And, thoughts of students kept coming to the surface.

And, I realized that more than anything, I'm stressed about saying good-bye to them.  We get so close to our students throughout the year.  They're with us all day and like it or not, we're like a family.And, so, I see now that my stress is more about the anxiety of saying good-bey and trusting that they'll be okay, than anything else.

I worry about them.  I fret about those students exiting from our program.  I hope we prepared them enough for the next stage.  I know I have to let go, but it's very difficult.

And, I worry the most that other teachers will miss the genius and specialness of them.  I want to make sure that they have people on their side, who see how remarkable they are, to help them uncover their potential.

Of course,  I care about them all, but there are a few students who have wormed their way really deeply into my heart.

I feel a a particular lump in my throat when I think of one such student.

She came to us late last spring so stayed with us this school year as well.  She knew very little English, but from the beginning she seemed to be trying hard to connect to us and communicate with us.  She would cut up these strange little shapes and then fold them into tiny squares and write "I love you" all over them.

At first, we were pretty worried about her- we knew her family had fled a war, lived as refugees in a kind of awful limbo in another country, and she likely had experienced trauma.  Once she started to settle in and the culture shock started to ebb, and she had a little more English, we started to see her true little self emerge.

She's everything I love in a teenage girl-feisty, outspoken, passionate, spunky, hard-working, resilient, sweet, kind-hearted, funny, and even sarcastic.

I've seen her sweep a whole chess game onto the floor in anger and collapse sobbing in a corner because it wasn't fair that she lost a game. And then I saw her play a game for over an hour with patience and determination and grace at the state chess tournament.  The only hijab in the entire room that I could see bent over in concentration.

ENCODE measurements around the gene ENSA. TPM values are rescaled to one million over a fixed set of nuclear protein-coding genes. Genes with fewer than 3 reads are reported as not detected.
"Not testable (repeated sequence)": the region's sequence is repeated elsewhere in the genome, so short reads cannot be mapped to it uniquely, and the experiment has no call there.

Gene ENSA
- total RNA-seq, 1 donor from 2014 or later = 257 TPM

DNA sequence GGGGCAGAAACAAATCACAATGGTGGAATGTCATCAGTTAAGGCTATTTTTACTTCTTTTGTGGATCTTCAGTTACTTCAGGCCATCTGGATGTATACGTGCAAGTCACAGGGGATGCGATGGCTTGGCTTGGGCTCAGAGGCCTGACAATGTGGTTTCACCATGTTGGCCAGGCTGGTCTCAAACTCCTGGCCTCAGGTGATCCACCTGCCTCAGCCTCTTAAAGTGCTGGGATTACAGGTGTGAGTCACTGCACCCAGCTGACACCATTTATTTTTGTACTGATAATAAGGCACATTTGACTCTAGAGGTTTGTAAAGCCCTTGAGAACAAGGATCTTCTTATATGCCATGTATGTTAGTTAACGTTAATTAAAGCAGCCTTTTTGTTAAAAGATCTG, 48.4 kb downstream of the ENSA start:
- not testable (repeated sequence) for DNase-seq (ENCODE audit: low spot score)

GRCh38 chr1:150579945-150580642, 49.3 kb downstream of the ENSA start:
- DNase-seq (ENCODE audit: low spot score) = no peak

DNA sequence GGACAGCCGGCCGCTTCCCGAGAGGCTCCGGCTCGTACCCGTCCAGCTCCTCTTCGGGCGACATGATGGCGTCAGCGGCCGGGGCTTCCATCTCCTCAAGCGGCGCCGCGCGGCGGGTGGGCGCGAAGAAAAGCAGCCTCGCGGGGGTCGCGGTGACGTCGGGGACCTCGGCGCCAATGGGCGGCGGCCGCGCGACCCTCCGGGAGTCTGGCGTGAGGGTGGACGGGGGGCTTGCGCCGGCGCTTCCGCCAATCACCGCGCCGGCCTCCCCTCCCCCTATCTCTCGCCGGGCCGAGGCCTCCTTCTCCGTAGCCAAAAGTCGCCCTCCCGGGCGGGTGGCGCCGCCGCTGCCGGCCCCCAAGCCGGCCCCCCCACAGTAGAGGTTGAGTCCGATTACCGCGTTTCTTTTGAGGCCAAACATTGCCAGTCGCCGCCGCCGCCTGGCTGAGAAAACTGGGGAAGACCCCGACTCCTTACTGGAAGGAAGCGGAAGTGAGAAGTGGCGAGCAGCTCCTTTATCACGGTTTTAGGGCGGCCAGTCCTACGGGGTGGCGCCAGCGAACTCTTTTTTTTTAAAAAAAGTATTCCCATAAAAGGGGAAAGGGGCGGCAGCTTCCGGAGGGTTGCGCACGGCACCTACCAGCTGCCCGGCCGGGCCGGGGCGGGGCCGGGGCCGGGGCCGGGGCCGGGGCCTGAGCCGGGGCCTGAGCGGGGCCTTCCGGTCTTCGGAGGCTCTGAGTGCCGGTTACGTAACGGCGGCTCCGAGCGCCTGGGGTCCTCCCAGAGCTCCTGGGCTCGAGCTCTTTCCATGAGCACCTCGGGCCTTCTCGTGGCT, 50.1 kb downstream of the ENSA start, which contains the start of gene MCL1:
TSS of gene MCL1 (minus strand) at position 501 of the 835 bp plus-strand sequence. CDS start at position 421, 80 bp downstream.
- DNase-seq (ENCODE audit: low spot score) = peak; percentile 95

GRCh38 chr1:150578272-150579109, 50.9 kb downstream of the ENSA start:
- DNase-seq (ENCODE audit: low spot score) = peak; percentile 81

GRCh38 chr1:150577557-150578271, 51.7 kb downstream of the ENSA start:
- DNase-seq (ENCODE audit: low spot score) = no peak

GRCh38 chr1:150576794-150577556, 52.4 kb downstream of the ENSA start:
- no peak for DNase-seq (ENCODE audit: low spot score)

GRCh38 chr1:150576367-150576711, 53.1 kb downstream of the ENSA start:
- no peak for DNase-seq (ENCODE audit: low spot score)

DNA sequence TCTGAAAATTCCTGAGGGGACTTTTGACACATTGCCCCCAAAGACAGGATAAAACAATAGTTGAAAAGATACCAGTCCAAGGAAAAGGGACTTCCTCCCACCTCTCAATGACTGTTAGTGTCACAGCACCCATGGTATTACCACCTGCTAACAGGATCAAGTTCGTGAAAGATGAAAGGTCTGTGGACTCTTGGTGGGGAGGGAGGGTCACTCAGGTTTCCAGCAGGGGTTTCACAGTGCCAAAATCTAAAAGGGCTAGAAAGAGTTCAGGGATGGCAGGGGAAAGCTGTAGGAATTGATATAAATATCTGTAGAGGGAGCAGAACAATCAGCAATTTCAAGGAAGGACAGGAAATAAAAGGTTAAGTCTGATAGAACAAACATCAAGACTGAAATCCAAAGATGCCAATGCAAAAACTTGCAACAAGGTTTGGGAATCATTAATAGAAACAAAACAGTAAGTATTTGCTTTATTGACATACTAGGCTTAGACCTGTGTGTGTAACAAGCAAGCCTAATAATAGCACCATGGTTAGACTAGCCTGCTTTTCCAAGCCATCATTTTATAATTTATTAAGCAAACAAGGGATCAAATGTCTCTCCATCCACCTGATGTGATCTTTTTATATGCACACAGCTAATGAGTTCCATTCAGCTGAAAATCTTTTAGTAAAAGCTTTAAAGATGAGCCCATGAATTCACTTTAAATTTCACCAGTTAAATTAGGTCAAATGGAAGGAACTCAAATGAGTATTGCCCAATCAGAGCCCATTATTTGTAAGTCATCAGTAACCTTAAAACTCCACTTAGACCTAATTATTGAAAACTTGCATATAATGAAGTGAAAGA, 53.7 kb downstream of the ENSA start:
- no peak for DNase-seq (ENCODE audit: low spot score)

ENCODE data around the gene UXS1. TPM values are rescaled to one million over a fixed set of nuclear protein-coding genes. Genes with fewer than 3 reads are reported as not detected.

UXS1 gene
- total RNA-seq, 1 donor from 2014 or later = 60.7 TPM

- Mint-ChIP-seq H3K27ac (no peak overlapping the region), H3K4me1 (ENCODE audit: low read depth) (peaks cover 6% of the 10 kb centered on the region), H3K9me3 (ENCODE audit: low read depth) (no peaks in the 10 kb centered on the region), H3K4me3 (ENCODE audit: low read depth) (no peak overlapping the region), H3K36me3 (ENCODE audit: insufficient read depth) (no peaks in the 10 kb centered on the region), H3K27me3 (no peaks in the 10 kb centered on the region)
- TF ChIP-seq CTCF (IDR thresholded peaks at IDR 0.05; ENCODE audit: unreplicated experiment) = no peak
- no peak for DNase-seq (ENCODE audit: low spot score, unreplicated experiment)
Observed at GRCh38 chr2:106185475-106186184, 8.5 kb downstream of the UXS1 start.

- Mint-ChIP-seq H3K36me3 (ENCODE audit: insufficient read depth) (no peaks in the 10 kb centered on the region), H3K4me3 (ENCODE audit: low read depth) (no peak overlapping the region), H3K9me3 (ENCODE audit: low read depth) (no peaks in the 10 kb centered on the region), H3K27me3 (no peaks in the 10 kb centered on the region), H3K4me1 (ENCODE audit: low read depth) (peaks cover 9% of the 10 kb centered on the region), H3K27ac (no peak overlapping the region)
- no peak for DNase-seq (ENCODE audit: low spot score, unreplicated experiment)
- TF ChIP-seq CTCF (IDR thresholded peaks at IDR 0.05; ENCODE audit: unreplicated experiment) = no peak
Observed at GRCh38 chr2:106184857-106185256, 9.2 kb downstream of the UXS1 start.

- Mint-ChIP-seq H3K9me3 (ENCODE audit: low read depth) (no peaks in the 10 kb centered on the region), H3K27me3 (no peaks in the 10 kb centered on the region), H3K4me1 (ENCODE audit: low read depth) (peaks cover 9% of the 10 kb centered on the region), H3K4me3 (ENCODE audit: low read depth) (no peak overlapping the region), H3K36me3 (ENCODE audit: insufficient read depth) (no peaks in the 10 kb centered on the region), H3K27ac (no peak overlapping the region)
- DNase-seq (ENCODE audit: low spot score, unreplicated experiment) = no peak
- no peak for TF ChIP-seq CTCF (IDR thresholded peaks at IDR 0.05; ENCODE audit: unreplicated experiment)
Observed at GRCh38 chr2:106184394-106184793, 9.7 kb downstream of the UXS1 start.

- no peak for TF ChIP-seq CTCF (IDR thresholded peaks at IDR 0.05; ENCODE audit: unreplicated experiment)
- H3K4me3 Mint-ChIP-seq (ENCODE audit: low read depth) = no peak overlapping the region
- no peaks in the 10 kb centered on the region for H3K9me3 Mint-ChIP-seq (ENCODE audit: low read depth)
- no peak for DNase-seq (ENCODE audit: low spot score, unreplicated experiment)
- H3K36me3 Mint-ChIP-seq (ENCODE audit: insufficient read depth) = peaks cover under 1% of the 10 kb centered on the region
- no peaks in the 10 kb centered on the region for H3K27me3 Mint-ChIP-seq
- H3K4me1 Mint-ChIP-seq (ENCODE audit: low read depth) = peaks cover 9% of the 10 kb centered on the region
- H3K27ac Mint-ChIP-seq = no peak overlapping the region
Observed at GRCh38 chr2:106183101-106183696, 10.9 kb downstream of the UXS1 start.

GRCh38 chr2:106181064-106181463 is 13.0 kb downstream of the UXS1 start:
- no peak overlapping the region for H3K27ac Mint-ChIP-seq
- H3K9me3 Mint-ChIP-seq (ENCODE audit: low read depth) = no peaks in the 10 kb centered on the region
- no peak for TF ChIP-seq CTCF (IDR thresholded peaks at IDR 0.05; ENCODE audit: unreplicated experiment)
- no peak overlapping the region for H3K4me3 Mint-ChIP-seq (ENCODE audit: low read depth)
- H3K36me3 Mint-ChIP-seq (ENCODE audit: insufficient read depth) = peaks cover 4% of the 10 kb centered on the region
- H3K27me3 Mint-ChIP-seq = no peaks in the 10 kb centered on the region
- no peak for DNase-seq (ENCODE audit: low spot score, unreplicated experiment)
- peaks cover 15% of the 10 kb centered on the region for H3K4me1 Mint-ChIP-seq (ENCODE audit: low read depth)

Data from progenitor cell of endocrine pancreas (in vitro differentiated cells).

And, I've seen her do cannonballs into the school swimming pool with such glee and joy, you wished you could bottle that kind of enthusiasm.  And, I saw her glow and sparkle and light up when I chaperoned the chess team to the state tournament and we stayed in a hotel.  Everything was amazing to her- all the pillows, the Disney movies she could watch on TV, the swimming pool, eating take out in the room, making waffles for breakfast.   And, she made me appreciate these things  that I so take for granted.

She's the Muslim girl, who came to us one morning in December and said with huge and glowing eyes, "Miss, I loooooove Christmas!  Lights. Pretty."

Her favorite word is "cute",  And, at least once a week she tells me, "You so cute today, Miss."

This week we went on our big end of year picnic and I got to watch her enjoy s'mores for the first time in her life.  And, her mother made delicate little pastries for her to give the teachers and my mom, dad, and sister who helped us out.

When I lost my voice she talked incessantly to me about how to cure it-- googling images for words she didn't know in English like ginger.

And, then of course, the next morning, she came to school with a little thermos of some healing concoction her mother made for me- honey, ginger, and who knows what else???  I drank it, of course.  It was soothing and full of  love and concern.  Just the idea that a busy mom of five who doesn't have much would take the time to make her child's teacher a drink for her throat, makes my heart clench.

Most moving of all, is that in the last few weeks she has talked more about the dark side of her journey than ever before to us.

Her father had allowed her to bring his iPhone on the trip to take pictures.  On the bus to and from our field trip, she was interviewing her cousin in English- asking simple questions like "What's your name?  How old are you?"  They thought they were really hilarious- just like most middle-school girls.

She came and wedged herself into my bus seat on the way back, and said, "Can you talk?" Remember, I lost my voice.  I couldn't really, but I did it anyway.  She asked me a series of questions and then ended with "I love you."  "I love you too,"  I said and gave her arm a squeeze.

We started talking about her country and how her family fled as their city was being bombed.

She talked about walking to another country and only walking at night so they wouldn't be shot.

Surreal words to hear from a teenage girl on a school bus after a picnic on a beautiful sunny day.

I told her the only things I really could, "I'm so sorry that happened to you and your family.  You're all very brave.  It's very good for you to talk about it- to get it out.  I'm so happy you're here now and that you're safe."

"Are you happy?," I asked her.

"Yes, Miss, so happy,"  she said and leaned back in her seat and ever so lightly against my shoulder.